Over the last few weeks, the pandemic has escalated in several parts of the U.S., resulting in a number of states halting or dialing back their reopening plans and leading to a number of new policies that restrict travel. New York, New Jersey and Connecticut governors mandated a two-week quarantine for travelers and returning residents from 16 states like Arizona and Florida that have seen a new spike of cases.
In addition, many International destinations are hesitant to welcome Americans into their borders. The European Union instituted a travel ban for Americans, which will be evaluated every two weeks. In light of this news, The New York Times, AFAR, The Points Guy and more have penned roundups about where Americans are allowed to travel for the foreseeable future, with the majority of destinations in the Caribbean. A few outlets, such as Fodor’s, Vox and National Geographic, ask readers to question whether it is responsible to travel right now even if we are able to do so.
Below are other findings and news collected from the across the media landscape during the past three weeks:
- Travel coverage is returning, but to a “new normal.” Publications like The Los Angeles Times are launching columns like “The Wild” that cater to newfound demand for outdoor exploration. Others have restored coverage, such as Condé Nast Traveler’s monthly “where to go” roundups, which will return for October travel planning after being on pause since March. The agency has seen an uptick in long-lead inquiries from travel magazines, many of which are continuing to seek COVID-19-related give-back stories.
- For the ultra affluent, this is the summer of hotel buyouts. Some luxury properties are even forgoing individual room bookings this season. The trend has been covered widely by publications including Architectural Digest, Maxim, CNBC, ABC News and Travel + Leisure. During the New Travel Conference, Brush Creek Ranch said the property has had more success this season than in nine years due to newly offering leisure buyouts.
- According to The Washington Post, CNN and Vogue, long-term stays are in high demand, as a result of companies’ indefinite work-from-home policies and destinations’ 14-day quarantine requirements for visitors. During the peak of COVID-19 shutdowns, Airbnb reported that 40 percent of their bookings were long-term, while Choice Extended Stay outperformed in the industry in recent months. For travelers who want to work remotely, Barbados launched a 12-month ‘Welcome Stamp,’ which has been covered widely in Harper’s Bazaar, Condé Nast Traveler, Matador Network and more. Hotels are also accommodating telecommuting guests with new amenities.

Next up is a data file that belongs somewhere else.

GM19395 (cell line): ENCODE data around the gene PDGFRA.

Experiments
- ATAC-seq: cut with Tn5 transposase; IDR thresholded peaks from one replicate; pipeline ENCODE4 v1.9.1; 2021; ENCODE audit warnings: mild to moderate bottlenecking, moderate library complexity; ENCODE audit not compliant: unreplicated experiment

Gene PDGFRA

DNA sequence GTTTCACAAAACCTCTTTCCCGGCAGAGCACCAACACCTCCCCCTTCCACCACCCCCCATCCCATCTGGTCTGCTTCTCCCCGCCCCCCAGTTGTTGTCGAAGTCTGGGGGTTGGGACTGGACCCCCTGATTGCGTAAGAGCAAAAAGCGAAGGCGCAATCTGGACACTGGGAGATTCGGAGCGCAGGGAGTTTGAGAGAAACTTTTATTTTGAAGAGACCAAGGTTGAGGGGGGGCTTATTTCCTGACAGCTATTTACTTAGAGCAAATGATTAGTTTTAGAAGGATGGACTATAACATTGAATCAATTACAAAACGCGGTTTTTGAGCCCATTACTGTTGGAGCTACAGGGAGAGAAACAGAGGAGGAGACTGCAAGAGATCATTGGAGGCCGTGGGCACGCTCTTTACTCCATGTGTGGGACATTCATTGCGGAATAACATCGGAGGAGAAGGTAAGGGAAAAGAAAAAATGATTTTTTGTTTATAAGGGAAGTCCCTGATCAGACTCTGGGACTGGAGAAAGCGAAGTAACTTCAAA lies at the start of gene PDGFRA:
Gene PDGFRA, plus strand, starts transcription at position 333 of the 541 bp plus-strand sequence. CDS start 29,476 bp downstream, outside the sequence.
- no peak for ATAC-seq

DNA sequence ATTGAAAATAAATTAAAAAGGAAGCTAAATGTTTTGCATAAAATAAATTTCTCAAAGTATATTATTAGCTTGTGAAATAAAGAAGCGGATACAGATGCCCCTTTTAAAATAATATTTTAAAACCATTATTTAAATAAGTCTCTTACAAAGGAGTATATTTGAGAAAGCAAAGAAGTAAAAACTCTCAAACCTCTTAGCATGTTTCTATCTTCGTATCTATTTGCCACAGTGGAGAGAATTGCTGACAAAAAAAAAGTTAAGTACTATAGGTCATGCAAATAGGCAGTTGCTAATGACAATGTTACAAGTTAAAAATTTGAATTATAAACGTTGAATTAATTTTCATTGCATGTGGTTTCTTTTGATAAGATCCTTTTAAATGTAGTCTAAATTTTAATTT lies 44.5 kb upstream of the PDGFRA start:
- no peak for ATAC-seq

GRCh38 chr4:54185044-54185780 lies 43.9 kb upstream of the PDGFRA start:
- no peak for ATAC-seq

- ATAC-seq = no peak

- Brands are continuing to create Instagram-worthy spaces for social distancing. Recent buzzy innovations include: Vienna’s maze-like park, the Nowhere restaurant’s isolated tables in Sweden and Ampia Restaurant & Rooftop’s private greenhouses in NYC.
- Destinations are continuing to offer incentives to encourage travelers to visit, from free hotel stays and spa vouchers to complimentary train passes and $1 homes. The Trump Administration is considering an Explore America Tax Credit, in an effort to incentivize Americans to support the domestic travel sector.
- The cruising industry continues to evolve. The Cruise Lines International Association announced trips from U.S. ports to be suspended through September 15, while Carnival Cruise Line reported it does not expect to be at full capacity until 2022. Prior to the news, The Daily Beast reported on the unexpectedly high number of travelers seeking out cruises. In the meantime, cruise lines are working to update protocols, such as pre-board health screenings, caps on passengers and buffets on pause. Brands are revamping the way they market, creating more transparency around health and safety standards and increasingly targeting loyal cruisers as potential return guests.
- Northstar Meetings Group’s latest survey shed light on “The Future of Meetings and Events in the Era of COVID-19.” Findings included:
- 41% of meeting planners anticipate holding rescheduled events before the end of 2020
- 79% of planners are choosing to schedule new events for early 2021; only 10% are waiting until 2022 or later
- 25% of planners anticipate contracts to allow cancelations without penalties; 51% expect more forgiving cancelation terms for future bookings
- Boutique hotels and resorts are expected to be the preferred venue for post-pandemic events